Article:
“But we have gone into depth about why this isn’t a perfect world.
“I think what this plan was trying to achieve was to have a representative sample of all the various types of smaller eco types,” he said. “It’s a really good question as to whether 10 acre lot zoning in itself is going to protect all those eco types but that’s certainly the aspiration.”
After two years, what was learned?
The idea of doing public consultation before anything is submitted to council, for Dowler, was a positive aspect of this exercise. “The more the public can participate before anything is submitted, the better use there is of municipal time,” he said. “So you don’t put highly contentious projects through the whole process,”
“The more chance people have to discuss the issues and learn from them,” he said.
Another point, was the idea of paying market rate for land. “This idea that land that should be preserved for its environmental value has to be sold at a lower than market rate…seems to be a way of discouraging that practice,” said Dowler. “I think if we want to preserve land, we have to be willing to buy it at the market rate. I don’t think we can just expect people to always be gifting it...even though that’s great if they would.”
Dowler also said he’d like to see the day where one could have developers and environmentalists in the same room. “It’s a little too easy to go to the barricades and just not understand each other,” he said. “Because if you don’t understand the other person’s needs, you don’t really have to consider their needs.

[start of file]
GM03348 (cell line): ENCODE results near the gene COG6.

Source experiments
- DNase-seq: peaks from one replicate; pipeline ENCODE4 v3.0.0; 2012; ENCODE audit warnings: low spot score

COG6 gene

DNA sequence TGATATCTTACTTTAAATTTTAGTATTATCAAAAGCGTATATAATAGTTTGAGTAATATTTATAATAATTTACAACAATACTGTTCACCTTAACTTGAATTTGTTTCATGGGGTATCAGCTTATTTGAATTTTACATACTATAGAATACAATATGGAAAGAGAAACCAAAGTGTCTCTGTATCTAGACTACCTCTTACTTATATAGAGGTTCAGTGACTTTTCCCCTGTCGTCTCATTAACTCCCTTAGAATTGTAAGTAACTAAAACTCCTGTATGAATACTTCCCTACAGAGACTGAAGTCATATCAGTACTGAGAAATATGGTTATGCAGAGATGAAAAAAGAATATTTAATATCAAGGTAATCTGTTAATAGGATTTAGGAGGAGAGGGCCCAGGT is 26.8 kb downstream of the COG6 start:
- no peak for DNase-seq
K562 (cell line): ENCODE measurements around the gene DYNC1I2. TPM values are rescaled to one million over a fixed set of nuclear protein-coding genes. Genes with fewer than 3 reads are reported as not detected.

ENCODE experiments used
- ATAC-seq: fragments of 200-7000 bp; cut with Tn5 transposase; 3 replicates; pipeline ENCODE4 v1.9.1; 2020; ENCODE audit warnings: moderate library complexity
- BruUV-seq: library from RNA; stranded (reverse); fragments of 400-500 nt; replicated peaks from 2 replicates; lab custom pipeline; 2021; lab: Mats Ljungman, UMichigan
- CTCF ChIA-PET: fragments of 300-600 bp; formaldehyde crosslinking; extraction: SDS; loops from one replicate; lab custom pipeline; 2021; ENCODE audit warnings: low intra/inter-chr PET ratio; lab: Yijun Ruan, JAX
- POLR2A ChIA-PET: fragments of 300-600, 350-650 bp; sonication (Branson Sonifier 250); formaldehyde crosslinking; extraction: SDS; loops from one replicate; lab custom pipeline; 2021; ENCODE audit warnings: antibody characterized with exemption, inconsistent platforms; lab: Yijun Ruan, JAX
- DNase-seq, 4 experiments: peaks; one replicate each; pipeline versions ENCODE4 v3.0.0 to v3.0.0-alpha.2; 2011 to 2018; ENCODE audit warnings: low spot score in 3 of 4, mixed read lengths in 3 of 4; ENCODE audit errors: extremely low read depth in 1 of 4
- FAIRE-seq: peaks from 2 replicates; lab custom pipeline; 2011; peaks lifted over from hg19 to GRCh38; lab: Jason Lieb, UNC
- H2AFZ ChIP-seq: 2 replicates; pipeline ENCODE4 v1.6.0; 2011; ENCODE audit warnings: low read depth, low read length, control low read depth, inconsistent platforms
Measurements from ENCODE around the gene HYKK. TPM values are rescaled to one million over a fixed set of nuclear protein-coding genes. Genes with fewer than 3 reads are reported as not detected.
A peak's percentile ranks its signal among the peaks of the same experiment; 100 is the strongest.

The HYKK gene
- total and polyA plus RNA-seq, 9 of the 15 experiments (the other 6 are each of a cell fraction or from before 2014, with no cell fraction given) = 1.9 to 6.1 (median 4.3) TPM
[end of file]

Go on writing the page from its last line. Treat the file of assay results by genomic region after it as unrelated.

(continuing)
“If you see each other as human beings, you realize, okay, it’s not us against each other. It’s us against this impending doom that we’re all facing.”
“Scrapping between ourselves doesn’t make sense but also making decisions that nobody wants, wouldn’t have made sense. Like in this case, I think the conclusion is a good one,” said Dowler. “It was clear that the numbers were just not right for Bowen Islanders so don’t think that we’re upset about that.
“What I valued about this process is there was a sincere effort to start a conversation, give as much information as clearly as possible over a long period of time. And I think that, if we can build on that, it’s going to have a better outcome for everybody.”
The survey results report is available at envisionthecape.ca.
A brief history of Cape controversy
Tensions around use of the Cape began more than a decade ago when developers Don Ho (Candy’s father, who maintains a small non-controlling share of the development. Candy has no shares) and Edwin Lee bought Cape Roger Curtis. The previous owners of the more than 600 acre property had left the Cape as is and it acted like a public park, but after Don Ho and Lee bought it, they soon had development proposals in the works.